McNerney said in a conference call that a trip to Afghanistan last month inspired him to bring back the legislation, which he first proposed to the House of Representatives in the 2007-2008 session.
The Combat Operations and Medical Benefit Authorization for Our Troops Act last session attracted five cosigners and never left committee.
He said that this year, he hopes to get support for the bill from the seven other congressmen who joined him on the two-day trip.
“I know there’s concern about the budget, but we have to take care of our men and women over there,” he said.
There is no cost estimate for any bill that fails to win enough votes to get out of a committee. When asked how many votes McNerney expects his bill to receive this year, his spokeswoman Sarah Hersch said he is “committed to fighting for this bill and he’s going to continue to work to get support for it.”
The COMBAT Act would increase monthly pay for soldiers in combat or danger, and those working with explosives, chemicals and aircraft.
The bill would also double the amount of psychologist and non-physician health care pay for returning soldiers.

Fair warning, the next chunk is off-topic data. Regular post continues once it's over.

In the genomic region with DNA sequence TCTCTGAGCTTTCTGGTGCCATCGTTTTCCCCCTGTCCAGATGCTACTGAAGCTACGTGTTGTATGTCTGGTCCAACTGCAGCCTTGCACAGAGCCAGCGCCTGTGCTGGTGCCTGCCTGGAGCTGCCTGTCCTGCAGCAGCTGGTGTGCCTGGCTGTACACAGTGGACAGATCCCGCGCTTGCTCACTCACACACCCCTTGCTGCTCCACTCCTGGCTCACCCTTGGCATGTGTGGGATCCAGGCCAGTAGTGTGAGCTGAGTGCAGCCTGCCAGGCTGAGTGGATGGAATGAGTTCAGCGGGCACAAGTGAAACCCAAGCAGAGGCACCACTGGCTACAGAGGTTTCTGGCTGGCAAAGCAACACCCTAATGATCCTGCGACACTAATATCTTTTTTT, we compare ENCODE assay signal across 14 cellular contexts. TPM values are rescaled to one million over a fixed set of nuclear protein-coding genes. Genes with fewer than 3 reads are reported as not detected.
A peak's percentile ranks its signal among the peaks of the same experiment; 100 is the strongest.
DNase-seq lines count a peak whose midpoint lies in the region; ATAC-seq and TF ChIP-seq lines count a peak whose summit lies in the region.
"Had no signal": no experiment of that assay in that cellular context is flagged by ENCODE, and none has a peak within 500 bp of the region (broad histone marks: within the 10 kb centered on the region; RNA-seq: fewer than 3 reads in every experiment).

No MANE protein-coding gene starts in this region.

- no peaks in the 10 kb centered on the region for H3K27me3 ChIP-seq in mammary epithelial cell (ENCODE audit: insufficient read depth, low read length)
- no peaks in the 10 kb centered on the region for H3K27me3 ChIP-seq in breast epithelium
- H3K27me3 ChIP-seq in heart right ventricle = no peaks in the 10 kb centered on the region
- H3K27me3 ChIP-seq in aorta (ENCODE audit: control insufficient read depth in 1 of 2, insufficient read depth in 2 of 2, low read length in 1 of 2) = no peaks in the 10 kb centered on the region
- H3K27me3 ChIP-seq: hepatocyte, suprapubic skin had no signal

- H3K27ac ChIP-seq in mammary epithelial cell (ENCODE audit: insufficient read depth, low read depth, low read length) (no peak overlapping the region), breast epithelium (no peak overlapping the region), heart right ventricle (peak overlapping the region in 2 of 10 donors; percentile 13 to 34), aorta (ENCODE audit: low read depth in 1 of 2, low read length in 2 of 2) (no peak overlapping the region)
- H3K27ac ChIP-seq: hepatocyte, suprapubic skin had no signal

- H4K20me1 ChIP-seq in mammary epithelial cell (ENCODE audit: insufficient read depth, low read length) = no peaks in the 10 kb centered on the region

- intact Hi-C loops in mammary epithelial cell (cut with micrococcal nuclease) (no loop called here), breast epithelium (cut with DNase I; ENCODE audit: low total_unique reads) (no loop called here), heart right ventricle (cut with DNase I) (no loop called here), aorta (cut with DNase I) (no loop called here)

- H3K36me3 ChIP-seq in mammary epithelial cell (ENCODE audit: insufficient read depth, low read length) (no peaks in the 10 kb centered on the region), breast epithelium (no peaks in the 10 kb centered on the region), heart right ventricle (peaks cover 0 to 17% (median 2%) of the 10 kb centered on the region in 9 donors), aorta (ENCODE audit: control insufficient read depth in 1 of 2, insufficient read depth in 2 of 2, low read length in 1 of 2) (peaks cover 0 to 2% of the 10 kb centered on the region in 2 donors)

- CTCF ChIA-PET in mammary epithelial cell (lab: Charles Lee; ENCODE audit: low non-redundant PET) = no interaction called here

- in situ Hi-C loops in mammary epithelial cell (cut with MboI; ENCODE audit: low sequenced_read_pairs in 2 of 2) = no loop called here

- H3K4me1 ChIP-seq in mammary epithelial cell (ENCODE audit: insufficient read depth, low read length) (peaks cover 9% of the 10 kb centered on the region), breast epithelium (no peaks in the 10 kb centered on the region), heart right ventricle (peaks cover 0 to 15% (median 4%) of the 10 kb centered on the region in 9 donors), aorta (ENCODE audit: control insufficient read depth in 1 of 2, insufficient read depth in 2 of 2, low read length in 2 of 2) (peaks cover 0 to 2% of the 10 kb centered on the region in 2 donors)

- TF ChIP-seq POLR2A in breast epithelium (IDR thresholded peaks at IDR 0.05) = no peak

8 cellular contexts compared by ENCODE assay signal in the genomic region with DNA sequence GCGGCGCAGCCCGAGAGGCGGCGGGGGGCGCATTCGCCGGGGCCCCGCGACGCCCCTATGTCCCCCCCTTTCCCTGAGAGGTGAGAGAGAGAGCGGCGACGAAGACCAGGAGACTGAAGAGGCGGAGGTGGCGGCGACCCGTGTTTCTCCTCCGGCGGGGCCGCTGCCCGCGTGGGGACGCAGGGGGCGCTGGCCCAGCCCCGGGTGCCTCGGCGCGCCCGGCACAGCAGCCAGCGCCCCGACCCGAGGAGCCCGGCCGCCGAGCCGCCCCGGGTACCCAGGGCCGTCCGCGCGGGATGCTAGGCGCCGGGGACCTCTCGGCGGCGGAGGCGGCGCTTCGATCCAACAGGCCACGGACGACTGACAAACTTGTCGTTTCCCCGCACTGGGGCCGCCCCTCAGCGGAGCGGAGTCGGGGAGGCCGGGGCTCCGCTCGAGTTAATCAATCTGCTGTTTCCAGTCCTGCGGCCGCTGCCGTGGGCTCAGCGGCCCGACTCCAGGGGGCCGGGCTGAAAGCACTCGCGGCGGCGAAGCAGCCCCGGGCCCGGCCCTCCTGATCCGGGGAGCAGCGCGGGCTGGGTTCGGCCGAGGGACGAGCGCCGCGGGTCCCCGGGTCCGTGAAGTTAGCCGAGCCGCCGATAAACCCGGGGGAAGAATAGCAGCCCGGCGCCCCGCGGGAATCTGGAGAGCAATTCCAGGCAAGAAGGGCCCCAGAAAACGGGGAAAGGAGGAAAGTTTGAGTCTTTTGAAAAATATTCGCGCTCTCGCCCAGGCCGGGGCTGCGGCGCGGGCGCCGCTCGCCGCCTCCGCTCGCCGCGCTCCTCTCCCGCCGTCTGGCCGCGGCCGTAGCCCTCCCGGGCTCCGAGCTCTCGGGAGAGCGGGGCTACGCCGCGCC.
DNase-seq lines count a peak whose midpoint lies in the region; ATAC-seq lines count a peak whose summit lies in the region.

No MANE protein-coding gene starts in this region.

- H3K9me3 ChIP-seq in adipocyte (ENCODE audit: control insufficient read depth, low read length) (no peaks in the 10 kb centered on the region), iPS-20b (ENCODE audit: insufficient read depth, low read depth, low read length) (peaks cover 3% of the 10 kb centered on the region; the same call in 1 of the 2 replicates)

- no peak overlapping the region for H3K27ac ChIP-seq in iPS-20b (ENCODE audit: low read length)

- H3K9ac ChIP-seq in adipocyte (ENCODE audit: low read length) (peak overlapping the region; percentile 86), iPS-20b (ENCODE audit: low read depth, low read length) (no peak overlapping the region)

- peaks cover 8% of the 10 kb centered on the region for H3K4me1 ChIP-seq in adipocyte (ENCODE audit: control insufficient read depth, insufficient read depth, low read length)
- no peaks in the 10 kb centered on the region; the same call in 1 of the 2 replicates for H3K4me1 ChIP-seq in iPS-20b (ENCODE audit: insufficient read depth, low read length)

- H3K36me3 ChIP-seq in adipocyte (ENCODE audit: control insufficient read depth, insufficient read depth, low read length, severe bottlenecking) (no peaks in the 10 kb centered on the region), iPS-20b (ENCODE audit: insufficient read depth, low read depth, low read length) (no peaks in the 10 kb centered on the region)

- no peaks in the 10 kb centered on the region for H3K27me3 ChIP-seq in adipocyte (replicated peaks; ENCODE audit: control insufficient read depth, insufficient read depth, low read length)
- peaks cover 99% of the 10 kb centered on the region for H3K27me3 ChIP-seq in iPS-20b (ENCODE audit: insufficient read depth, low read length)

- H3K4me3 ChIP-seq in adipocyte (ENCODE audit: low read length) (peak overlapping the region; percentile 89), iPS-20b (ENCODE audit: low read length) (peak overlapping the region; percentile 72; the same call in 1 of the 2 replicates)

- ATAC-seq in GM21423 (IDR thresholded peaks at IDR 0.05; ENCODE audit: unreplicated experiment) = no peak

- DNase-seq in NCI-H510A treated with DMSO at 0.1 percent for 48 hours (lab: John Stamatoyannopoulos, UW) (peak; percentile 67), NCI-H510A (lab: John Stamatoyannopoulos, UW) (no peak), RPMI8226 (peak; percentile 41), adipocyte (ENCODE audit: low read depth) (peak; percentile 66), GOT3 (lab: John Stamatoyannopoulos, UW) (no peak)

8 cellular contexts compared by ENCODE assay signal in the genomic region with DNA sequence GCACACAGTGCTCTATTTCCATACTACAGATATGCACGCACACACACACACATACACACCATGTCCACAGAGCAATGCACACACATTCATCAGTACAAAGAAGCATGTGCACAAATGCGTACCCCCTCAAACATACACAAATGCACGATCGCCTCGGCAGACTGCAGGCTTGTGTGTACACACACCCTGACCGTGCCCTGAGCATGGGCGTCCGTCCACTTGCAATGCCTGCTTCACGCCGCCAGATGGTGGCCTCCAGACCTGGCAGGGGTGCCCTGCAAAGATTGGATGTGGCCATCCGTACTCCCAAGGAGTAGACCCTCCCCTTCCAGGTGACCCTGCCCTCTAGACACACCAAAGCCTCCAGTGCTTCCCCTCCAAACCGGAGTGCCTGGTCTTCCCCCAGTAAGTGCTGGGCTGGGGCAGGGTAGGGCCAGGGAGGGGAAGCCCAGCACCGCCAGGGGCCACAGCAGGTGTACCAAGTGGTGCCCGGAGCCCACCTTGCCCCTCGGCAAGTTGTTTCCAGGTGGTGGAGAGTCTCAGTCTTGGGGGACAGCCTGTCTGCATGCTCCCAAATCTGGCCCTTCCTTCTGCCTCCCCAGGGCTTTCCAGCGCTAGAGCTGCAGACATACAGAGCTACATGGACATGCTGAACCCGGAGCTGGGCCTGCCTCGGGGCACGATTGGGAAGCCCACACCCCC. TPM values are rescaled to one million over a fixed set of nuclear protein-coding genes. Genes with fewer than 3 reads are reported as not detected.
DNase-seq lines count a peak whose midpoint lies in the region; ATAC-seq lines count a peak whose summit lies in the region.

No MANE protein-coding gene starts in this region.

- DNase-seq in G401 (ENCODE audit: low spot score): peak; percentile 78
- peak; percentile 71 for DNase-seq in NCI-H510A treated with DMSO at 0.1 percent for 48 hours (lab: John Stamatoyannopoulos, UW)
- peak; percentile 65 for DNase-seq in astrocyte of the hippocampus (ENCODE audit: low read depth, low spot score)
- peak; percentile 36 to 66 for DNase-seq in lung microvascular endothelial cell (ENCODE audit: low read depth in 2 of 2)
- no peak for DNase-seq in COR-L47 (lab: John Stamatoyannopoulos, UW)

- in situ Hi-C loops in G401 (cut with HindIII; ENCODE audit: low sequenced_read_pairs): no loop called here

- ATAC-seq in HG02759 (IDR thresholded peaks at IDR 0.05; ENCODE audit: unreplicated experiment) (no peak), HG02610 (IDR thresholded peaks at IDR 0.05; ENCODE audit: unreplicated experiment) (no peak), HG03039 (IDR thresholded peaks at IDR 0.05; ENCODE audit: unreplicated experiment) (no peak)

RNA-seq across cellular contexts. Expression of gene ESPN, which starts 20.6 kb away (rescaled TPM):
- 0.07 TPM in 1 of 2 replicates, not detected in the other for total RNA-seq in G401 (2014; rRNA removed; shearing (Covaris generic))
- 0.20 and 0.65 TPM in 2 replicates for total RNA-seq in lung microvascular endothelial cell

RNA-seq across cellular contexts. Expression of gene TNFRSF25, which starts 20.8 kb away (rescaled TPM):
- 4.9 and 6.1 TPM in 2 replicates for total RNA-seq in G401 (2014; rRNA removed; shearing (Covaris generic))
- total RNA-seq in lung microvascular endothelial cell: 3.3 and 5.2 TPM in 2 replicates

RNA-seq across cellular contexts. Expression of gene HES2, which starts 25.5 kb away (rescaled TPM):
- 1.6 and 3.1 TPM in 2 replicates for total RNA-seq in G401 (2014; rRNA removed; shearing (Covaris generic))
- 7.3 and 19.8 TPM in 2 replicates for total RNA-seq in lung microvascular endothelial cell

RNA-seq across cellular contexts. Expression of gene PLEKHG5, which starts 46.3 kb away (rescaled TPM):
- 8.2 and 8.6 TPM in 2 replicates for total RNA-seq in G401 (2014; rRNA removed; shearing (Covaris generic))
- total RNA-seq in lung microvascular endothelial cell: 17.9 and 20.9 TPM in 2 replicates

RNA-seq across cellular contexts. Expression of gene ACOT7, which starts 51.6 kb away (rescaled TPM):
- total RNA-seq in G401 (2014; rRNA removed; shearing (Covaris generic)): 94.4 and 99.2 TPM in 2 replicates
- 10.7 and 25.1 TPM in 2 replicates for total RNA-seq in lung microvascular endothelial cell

McNerney toured the country for two days in December with three other Democrats and four Republicans, meeting American and Afghan officials and California soldiers.
While riding in armored vehicle with paratroopers from Texas on Dec. 29, one mentioned he hadn’t had a raise in 10 years, McNerney said.
McNerney told reporters that soldiers shouldn’t have to worry about their families’ finances at home.
“They’re serving in a very tough environment, and it’s the least we can do,” he said.
McNerney, a member of the House Committee on Veterans Affairs, said the bill was “bogged down” after he introduced it late last session.
It was the congressman’s first trip to Afghanistan. He visited Iraq in 2007.
President Obama recently ordered 30,000 more soldiers to Afghanistan.
McNerney said he was glad to evaluate for himself President Obama’s decision to send 30,000 more soldiers to Afghanistan , and was reassured by the military’s “strategy and confidence.”
He said his first impressions of Kabul, the country’s capital, were its poor air quality and roads, but said the “bustling” local markets seemed vital to the people.
“I didn’t see any fear in the streets, which was very encouraging,” he said.
He called Afghan President Hamid Karzai “a very warm and gracious person with an understanding of American culture.”
But McNerney said his biggest concern about Afghanistan is the political corruption Karzai fosters and refuses to acknowledge.
McNerney said he was impressed by Gen. Stanley McChrystal, commander of U.S. forces Afghanistan.
“I’m convinced the military’s biggest mission is to protect citizens from the Taliban,” he said.
He said he met three California soldiers — from Orange County, Fremont and San Jose.
One had just been promoted, and the group celebrated with cake.
Contact Tracy Press reporter Cassie Tomlin at 830-4225 or firstname.lastname@example.org.